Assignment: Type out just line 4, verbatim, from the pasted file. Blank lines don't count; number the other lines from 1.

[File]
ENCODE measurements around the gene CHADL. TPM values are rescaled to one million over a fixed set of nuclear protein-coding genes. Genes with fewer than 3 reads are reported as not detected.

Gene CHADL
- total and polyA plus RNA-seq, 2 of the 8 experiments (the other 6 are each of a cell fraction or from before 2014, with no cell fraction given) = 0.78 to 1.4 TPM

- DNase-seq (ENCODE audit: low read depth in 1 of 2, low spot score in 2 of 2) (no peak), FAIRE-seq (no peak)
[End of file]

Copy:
- DNase-seq (ENCODE audit: low read depth in 1 of 2, low spot score in 2 of 2) (no peak), FAIRE-seq (no peak)